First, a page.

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Monday, 11 March, 2002, 13:22 GMT
New threat to ScotRail services
ScotRail train
ScotRail services are at a standstill again
Striking ScotRail train drivers may vote on a new round of industrial action beyond the three one-day stoppages which have halted services.

More than 70,000 passengers are being affected by Monday's 24-hour strike, with a further day of action planned for 19 March.

Talks between management and officials from the Aslef and RMT unions broke down without agreement on Friday.

There were noticeably more vehicles on the road this morning

Inspector David Dryburgh
Fife Constabulary
As union officials left the conciliation service Acas last week they warned that there would be a call for more strike action but gave no indication of what that might entail.

There are growing fears that commuters could be facing the prospect of an all-out rail strike which could close down the network indefinitely.

Monday's strike took its toll on roads in the central belt as traffic built up during the morning rush-hour.

Those travelling from Fife into Edinburgh were the worst affected, with tailbacks of up to four miles reported at the Forth Road Bridge.

Inspector David Dryburgh of Fife Constabulary said: "If anything there were noticeably more vehicles on the road this morning, with the build up at the bridge starting around an hour earlier than usual, at about 0630 GMT.

Pay parity

"But everyone remained patient and the flow was continuous, even if delays could not be avoided."

The M8 was also congested on the approach to both Edinburgh and Glasgow.

The unions want pay parity with rail companies south of the border and have demanded a "substantial increase".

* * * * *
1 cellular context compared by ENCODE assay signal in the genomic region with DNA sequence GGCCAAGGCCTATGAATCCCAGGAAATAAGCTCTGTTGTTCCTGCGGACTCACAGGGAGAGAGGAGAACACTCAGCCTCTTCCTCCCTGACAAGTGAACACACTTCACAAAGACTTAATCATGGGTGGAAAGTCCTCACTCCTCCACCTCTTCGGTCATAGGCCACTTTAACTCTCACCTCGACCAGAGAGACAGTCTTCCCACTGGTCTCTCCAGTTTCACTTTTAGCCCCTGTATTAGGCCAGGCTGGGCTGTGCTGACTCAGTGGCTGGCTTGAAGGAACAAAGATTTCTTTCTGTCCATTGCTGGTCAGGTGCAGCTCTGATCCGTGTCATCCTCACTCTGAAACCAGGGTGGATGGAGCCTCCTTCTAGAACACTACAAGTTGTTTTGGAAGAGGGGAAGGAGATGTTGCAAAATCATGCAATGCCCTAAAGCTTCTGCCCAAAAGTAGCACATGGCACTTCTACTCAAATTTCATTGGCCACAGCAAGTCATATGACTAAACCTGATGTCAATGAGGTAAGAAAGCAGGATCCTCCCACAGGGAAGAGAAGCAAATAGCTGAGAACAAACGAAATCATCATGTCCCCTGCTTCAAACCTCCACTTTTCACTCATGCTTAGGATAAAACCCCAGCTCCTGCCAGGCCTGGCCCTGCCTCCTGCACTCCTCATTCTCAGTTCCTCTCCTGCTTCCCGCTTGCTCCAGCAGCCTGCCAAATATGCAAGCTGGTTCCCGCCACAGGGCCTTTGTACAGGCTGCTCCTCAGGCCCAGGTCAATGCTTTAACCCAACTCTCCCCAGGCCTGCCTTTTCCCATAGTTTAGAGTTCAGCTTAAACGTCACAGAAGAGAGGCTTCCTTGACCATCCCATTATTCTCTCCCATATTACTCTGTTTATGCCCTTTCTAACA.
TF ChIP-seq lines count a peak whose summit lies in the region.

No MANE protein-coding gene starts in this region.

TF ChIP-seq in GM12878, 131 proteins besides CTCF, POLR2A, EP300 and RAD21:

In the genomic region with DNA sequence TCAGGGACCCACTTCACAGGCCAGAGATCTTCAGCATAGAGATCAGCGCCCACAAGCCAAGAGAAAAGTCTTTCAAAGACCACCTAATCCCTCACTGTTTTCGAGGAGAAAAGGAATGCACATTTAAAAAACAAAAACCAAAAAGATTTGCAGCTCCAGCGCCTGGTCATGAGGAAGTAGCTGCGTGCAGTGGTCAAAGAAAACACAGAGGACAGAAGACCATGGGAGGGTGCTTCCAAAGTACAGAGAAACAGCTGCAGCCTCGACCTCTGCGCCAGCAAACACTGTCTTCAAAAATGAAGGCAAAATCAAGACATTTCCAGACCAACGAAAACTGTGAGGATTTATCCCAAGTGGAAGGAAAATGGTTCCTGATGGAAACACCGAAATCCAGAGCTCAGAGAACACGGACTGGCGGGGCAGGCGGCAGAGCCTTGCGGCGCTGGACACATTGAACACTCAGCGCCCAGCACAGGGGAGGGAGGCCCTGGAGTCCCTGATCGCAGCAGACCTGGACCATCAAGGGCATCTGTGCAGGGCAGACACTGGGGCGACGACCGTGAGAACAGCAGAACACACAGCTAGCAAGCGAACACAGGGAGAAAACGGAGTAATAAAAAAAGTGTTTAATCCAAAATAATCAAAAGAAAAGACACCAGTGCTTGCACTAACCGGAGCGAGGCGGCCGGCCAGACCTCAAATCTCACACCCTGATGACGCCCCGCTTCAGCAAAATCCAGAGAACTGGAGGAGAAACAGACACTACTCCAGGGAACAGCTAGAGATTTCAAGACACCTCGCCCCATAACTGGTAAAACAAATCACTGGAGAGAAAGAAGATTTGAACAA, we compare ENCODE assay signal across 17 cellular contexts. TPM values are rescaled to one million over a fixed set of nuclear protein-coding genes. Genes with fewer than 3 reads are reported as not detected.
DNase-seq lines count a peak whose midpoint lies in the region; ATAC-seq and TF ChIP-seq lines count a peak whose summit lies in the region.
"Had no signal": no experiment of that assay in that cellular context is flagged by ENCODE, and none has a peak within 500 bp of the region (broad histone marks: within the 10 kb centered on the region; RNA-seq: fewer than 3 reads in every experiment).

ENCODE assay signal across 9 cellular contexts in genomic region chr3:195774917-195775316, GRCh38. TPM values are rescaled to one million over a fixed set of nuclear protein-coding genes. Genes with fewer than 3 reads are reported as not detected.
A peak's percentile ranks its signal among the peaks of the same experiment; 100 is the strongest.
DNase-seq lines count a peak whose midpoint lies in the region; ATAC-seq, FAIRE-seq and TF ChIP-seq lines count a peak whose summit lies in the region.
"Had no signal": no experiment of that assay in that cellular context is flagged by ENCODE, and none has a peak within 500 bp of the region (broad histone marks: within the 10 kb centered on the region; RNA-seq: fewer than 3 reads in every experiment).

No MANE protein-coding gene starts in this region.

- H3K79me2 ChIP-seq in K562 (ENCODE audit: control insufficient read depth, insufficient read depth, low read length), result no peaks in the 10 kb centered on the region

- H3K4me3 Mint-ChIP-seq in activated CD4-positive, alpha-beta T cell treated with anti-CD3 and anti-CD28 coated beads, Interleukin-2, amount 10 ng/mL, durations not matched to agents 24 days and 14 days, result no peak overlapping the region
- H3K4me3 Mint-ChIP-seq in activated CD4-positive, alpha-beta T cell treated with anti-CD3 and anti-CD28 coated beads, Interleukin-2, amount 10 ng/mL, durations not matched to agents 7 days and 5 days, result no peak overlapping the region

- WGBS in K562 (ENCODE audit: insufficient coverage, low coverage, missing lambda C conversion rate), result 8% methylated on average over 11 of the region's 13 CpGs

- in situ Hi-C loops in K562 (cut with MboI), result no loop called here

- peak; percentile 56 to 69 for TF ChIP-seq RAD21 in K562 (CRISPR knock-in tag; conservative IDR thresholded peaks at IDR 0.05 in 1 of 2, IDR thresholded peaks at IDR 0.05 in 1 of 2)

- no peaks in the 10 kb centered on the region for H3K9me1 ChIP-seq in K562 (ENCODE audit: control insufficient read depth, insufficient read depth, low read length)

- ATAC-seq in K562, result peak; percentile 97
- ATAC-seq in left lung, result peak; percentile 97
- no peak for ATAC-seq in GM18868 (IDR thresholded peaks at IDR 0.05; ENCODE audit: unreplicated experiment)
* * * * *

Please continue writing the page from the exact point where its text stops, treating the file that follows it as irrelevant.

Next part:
When the two parties met in Glasgow last week, union officials said they expected an improved pay offer to be made following an announcement that ScotRail is to receive an extra 70m in subsidies.

More action looks to be on the cards
But they left the talks two hours later, claiming that management had actually reduced the offer on the table.

ScotRail's acting managing director, Nick Brown, said he was "almost lost for words" and accused the unions of being "disingenuous".

A spokesman for Aslef said: "ScotRail is not negotiating in good faith. The company was given a massive increase in its subsidy so they cannot claim that they cannot afford to make a decent offer to their drivers.

"Our door remains open for further talks but ScotRail has to decide if it wants a settlement or not."

The unions claimed the company was making the pay offer conditional on "unacceptable" strings, including a cutback in bank holidays and compulsory rest day working.

Additional services

Mr Brown accused the unions of refusing to discuss productivity improvements.

He said ScotRail has made an offer of 26,295 for a 35-hour week and the company has taken away its request for a 37-hour week.

ScotRail said buses would replace trains on some routes on Monday, with some bus operators providing additional services to meet demand. Details have been posted on its website.

No further talks are planned over the dispute, which is already estimated to have cost the Scottish economy about 3m.

BBC Scotland's John Johnston reports
"Train operators are laying on extra buses"
See also:

08 Mar 02 | Scotland
ScotRail talks hit the buffers
07 Mar 02 | Scotland
ScotRail bailed out by government
06 Mar 02 | Scotland
CBI leader targets rail pickets
05 Mar 02 | Scotland
Talks fail to avert rail strike
01 Mar 02 | Scotland
Commuter outrage over rail strike
21 Feb 02 | Scotland
'Break rail row deadlock' call
24 Jan 02 | Scotland
Strike vote by ScotRail drivers
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